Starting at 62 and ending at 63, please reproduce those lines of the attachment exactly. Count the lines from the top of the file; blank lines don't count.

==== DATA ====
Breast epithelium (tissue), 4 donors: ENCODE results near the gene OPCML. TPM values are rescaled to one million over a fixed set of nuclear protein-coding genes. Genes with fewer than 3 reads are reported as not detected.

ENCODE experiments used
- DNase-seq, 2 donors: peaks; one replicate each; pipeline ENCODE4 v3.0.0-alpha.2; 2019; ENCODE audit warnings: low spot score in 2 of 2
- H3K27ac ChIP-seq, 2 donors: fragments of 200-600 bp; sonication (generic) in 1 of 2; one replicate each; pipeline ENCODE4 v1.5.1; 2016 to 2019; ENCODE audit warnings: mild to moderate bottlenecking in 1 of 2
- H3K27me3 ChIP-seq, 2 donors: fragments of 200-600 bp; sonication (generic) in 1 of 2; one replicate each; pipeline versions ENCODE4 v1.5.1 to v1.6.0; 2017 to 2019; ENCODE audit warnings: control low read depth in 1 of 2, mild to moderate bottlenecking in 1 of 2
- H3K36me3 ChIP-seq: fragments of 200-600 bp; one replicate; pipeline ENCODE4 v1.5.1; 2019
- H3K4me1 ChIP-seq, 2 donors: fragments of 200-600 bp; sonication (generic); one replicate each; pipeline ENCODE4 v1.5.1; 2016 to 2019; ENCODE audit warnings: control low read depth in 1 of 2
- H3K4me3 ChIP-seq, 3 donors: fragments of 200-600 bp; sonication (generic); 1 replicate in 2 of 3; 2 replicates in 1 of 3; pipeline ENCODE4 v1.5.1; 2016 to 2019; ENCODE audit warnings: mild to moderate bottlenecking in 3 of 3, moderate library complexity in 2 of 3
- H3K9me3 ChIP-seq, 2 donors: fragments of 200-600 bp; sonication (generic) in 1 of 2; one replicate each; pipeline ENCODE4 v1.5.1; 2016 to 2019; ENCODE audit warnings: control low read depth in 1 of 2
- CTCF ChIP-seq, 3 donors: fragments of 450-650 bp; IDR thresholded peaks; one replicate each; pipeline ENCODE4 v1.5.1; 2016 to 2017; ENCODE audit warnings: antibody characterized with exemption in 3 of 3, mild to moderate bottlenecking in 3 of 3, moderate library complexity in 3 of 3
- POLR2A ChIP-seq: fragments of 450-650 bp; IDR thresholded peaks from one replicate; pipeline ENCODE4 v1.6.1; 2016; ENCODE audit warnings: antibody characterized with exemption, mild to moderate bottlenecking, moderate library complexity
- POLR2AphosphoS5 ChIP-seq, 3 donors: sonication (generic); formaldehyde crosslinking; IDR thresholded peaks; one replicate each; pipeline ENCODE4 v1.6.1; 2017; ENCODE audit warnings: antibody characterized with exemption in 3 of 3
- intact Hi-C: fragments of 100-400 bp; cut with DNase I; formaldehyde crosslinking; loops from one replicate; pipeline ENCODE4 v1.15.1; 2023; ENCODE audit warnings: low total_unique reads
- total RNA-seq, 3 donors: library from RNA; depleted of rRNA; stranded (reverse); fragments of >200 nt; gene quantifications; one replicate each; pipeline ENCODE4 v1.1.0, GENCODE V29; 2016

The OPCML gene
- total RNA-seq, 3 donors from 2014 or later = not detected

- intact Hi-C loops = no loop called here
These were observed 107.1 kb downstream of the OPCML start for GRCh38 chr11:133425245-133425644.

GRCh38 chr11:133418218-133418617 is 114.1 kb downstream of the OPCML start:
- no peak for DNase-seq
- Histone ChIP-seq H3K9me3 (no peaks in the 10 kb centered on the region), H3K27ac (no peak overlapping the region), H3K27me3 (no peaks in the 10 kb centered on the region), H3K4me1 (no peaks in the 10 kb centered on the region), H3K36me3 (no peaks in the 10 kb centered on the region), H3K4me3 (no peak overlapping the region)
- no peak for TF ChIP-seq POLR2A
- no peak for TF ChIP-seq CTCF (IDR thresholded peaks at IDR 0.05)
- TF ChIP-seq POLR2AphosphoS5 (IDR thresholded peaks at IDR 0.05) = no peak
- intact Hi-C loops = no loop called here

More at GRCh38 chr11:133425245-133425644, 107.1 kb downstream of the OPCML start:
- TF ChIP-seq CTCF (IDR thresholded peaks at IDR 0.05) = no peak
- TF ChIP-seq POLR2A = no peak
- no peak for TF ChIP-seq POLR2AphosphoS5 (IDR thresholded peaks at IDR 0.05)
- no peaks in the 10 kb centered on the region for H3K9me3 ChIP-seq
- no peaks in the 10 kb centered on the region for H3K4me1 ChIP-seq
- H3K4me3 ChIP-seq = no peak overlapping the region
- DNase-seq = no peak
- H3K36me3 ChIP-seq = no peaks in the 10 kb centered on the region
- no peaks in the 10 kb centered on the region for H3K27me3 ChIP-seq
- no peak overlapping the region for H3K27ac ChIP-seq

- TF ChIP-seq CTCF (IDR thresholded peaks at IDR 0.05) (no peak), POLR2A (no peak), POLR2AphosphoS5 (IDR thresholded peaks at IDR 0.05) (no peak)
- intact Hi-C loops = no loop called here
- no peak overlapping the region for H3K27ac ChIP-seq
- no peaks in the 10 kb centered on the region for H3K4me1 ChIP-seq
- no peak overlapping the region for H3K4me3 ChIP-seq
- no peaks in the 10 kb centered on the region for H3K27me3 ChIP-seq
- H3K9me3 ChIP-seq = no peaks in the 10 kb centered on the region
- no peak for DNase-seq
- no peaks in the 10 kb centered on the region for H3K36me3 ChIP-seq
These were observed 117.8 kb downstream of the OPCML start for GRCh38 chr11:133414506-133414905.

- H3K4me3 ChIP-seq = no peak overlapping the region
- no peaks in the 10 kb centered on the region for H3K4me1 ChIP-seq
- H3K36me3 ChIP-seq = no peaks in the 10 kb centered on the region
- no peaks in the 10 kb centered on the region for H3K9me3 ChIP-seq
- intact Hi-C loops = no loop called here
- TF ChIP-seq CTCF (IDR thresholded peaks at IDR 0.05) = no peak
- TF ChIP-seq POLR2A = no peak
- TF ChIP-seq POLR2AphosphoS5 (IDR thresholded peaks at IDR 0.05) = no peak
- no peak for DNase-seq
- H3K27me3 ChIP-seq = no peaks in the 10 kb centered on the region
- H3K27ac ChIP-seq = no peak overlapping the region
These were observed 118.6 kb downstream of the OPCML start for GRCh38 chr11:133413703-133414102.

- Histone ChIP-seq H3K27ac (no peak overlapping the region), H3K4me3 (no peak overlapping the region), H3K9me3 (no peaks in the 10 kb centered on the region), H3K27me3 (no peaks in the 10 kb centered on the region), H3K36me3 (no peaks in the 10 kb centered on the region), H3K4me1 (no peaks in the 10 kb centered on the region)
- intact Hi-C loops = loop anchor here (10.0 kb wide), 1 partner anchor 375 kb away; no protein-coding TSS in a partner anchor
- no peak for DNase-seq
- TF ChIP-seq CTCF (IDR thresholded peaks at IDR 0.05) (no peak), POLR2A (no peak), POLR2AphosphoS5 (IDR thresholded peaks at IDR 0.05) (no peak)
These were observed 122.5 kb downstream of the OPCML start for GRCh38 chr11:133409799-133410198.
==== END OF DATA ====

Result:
- TF ChIP-seq CTCF (IDR thresholded peaks at IDR 0.05) (no peak), POLR2A (no peak), POLR2AphosphoS5 (IDR thresholded peaks at IDR 0.05) (no peak)
These were observed 122.5 kb downstream of the OPCML start for GRCh38 chr11:133409799-133410198.